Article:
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Comic Books, Film
If you’ve ever done a random browse of webcomics over the past decade, chances are you ran into a sprite comic.
The sprite comic uses aesthetics from the early generations of video games, an era spanning the rise of Pac-Man and Donkey Kong to the video game crash of 1983 to the rebirth under Mario and Mega Man once Nintendo came to dominate the market. The aesthetic itself has evolved and flourished in a variety of media. A lot of it is deeply rooted in nostalgia, as when Community aired an episode in which the characters are sprites in an ’80s-style RPG.
The style reminds people of a large chunk of their childhood spent wiggling joysticks or pressing buttons in their living rooms. Other times, it’s a combination of nostalgia and programming efficiency. For that reason, sprites flourish among indie gaming companies and app games, such as the charmingly retro sims from Kairosoft. And it’s cute. Who doesn’t want plushies of the various squat, big-eyed avatars of the 8-bit era?
With early webcomics gaining a big fandom among the gamer crowds, combining sprites with webcomics is a completely natural development. Kind of like combining chocolate and peanut butter. Often getting credit for being the first to popularize the sprite comic, Bob and George (2000-2007) told stories within the Mega Man universe. Its creator, Robert Anez, was called “the father of sprite comics” by Brian Clevinger (creator of the Eisner-nominated Atomic Robo), who also had a popular sprite comic: 8-Bit Theater (2001-2010), which followed adventurers on quests in the Final Fantasy universe. Richard Stevens’ Diesel Sweeties, which began in 2000, adhered to the aesthetic with original characters… and was, for a short time, one of the few webcomics to make the jump from digital to the newspaper funny pages.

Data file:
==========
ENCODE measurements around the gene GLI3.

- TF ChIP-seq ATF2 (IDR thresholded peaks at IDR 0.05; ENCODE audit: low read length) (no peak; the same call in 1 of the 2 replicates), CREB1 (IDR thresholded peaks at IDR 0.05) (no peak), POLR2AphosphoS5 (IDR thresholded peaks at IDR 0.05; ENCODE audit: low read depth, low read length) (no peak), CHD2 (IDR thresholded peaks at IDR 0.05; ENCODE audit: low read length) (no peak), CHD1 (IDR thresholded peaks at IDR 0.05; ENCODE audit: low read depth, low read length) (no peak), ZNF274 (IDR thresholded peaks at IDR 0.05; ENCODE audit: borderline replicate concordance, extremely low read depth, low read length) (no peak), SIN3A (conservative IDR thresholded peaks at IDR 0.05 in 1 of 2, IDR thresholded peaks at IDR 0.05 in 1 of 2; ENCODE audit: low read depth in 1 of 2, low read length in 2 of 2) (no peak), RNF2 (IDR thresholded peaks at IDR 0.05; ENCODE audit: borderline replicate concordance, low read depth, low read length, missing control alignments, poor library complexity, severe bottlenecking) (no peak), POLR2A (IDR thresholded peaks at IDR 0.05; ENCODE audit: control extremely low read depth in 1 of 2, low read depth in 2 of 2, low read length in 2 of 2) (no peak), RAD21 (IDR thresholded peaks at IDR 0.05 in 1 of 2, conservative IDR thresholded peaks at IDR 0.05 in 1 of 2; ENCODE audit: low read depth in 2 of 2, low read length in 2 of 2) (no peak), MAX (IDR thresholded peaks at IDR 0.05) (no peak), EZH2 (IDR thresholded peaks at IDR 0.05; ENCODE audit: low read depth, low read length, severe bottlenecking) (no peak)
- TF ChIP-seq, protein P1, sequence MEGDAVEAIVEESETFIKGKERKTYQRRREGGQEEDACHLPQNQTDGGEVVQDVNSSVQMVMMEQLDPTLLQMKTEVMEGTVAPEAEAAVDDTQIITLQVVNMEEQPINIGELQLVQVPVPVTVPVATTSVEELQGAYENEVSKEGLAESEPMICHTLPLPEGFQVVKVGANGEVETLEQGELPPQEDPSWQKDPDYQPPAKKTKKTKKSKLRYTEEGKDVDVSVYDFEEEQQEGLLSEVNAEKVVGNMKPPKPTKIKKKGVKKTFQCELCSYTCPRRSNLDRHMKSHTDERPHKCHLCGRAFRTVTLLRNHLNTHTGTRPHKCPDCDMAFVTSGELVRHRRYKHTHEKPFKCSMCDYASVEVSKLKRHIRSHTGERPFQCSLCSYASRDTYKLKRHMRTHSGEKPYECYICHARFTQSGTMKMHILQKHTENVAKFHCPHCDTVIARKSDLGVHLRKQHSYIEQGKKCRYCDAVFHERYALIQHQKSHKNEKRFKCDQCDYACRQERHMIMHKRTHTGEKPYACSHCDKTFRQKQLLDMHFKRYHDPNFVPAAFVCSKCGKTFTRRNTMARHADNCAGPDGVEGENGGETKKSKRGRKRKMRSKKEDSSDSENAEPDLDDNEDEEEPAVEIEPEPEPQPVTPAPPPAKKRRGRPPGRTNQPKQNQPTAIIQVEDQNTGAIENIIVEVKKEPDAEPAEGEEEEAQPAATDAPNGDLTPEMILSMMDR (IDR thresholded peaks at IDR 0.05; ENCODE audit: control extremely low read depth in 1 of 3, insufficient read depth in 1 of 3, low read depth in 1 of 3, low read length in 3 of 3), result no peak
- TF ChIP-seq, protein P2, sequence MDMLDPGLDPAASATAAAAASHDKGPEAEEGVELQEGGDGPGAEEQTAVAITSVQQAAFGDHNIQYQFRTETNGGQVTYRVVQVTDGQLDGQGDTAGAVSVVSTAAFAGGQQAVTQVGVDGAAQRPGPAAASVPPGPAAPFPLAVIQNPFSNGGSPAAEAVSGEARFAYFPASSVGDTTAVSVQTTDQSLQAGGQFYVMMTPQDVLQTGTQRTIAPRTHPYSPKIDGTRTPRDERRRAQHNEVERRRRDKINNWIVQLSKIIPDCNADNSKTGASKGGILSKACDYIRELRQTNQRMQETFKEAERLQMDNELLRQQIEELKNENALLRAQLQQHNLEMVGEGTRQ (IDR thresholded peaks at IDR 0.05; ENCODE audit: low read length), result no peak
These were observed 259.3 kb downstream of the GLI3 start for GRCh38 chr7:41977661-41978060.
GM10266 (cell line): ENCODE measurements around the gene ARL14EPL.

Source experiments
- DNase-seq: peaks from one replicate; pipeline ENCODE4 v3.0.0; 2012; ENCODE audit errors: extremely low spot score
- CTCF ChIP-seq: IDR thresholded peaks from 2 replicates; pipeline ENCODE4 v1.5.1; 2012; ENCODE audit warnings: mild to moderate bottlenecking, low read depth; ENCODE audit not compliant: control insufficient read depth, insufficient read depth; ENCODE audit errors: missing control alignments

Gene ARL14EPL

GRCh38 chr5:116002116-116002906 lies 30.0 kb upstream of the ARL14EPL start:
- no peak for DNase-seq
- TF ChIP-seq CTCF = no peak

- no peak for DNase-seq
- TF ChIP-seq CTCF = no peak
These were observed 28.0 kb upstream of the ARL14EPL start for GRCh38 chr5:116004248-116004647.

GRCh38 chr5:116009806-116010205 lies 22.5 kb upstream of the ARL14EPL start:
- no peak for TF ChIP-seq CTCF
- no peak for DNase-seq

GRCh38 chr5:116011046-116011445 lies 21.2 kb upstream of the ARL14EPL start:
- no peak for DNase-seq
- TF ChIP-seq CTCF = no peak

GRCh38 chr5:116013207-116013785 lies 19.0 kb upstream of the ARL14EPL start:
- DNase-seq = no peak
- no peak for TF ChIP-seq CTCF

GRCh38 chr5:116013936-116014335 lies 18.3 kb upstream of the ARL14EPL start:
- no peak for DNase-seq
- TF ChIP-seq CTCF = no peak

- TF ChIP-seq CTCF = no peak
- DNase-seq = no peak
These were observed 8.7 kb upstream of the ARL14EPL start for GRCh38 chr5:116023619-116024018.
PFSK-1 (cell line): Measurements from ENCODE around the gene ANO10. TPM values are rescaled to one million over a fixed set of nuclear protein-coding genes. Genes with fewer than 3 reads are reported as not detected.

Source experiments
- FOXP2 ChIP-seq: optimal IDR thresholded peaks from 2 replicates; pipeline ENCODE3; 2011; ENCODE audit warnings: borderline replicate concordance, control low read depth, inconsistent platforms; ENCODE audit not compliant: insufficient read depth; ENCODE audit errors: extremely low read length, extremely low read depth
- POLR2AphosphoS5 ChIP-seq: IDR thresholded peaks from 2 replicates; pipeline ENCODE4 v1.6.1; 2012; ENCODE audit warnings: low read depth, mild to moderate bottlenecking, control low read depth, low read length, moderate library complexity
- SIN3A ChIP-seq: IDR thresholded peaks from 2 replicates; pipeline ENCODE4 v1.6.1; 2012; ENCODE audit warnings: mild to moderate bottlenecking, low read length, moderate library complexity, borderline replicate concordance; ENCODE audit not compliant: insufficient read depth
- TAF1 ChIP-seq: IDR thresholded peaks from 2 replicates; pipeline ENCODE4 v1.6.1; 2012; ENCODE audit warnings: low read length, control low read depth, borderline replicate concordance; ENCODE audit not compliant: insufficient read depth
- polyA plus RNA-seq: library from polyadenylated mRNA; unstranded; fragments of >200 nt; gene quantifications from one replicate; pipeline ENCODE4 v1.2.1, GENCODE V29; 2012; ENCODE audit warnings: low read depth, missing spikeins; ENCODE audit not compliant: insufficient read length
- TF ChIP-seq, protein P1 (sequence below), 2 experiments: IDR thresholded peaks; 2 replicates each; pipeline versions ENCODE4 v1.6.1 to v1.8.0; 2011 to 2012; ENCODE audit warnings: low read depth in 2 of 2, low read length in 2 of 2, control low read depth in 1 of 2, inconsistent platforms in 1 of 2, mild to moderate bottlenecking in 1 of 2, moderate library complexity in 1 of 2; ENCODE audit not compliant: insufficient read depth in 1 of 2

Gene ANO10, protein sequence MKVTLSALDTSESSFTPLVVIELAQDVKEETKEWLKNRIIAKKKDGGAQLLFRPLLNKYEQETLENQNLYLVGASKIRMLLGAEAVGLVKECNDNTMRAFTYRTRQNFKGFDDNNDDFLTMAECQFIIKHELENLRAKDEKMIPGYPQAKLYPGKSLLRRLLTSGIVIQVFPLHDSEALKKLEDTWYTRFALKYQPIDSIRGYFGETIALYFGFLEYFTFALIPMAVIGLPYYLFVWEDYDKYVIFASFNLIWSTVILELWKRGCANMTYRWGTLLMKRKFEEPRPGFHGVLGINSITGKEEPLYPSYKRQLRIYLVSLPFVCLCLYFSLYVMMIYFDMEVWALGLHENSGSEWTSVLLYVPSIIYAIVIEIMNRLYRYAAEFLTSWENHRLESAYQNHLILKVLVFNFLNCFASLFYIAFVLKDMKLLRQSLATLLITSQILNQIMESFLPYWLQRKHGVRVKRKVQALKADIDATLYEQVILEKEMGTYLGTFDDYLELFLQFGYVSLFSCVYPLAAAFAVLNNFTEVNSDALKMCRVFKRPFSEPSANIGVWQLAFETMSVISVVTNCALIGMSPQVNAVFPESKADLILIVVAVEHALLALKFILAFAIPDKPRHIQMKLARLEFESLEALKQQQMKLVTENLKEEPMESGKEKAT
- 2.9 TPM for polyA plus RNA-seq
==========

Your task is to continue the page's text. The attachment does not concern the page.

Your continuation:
It also produced a lot of garbage. As every character is generally rendered in the same scale and the same sideways or three-quarters position from panel to panel, sprite comics became the favorite style for the laziest webcomic creators. Clevinger could get away with it because he has a knack for writing dialogue that’s clever at times, silly at times, but always full of personality. It goes without saying that most creators struggle with that sort of thing. In a 2007 episode of Homestar Runner, the Brothers Chaps take potshots at the entire genre. “If you can’t draw, never fear,” says Strong Bad. “Just steal some graphics from your favorite video game. And add yet another unlicensed pixel comic to the overcrowded, overstunk landfill of web comics.”
After 8-Bit Theater ended in 2010, no other sprite comic really achieve the same amount of popularity. Maybe this is the end of the road for sprite comics, to be abandoned to the low-ranked netherworlds of webcomic collectives?
I’d like to think that there’s a lot of untapped potential still. While not a sprite comic, Andrew Hussie successfully integrates the controls and style of a Japanese RPG in MS Paint Adventures: Homestuck. These portions are interactive. Readers use the keyboard keys to walk around and speak with others, who divulge important background information and plot developments. For their trouble, the reader is rewarded by a large, animated, anime-styled portrait of the characters who are typically rendered as super-deformed sprites in the interactive portions and as squat, limbless, oval-headed representations in the rest of the comic.
Here’s what I’d like to see, though. While not exactly a sprite per se, various online artists have proved that pixel art can look absolutely gorgeous if enough time is spent on creating it. Artist Mark Ferrari programs in HTML5, and he employs simple palette swaps to create an illusion of animation. It’s got a look reminiscent of ’90s Sierra adventure games … perhaps the next step in sprite comics once society is exhausted of ’80s nostalgia. Might we see a day when Ferrari’s evocative art style is used in service of telling a story?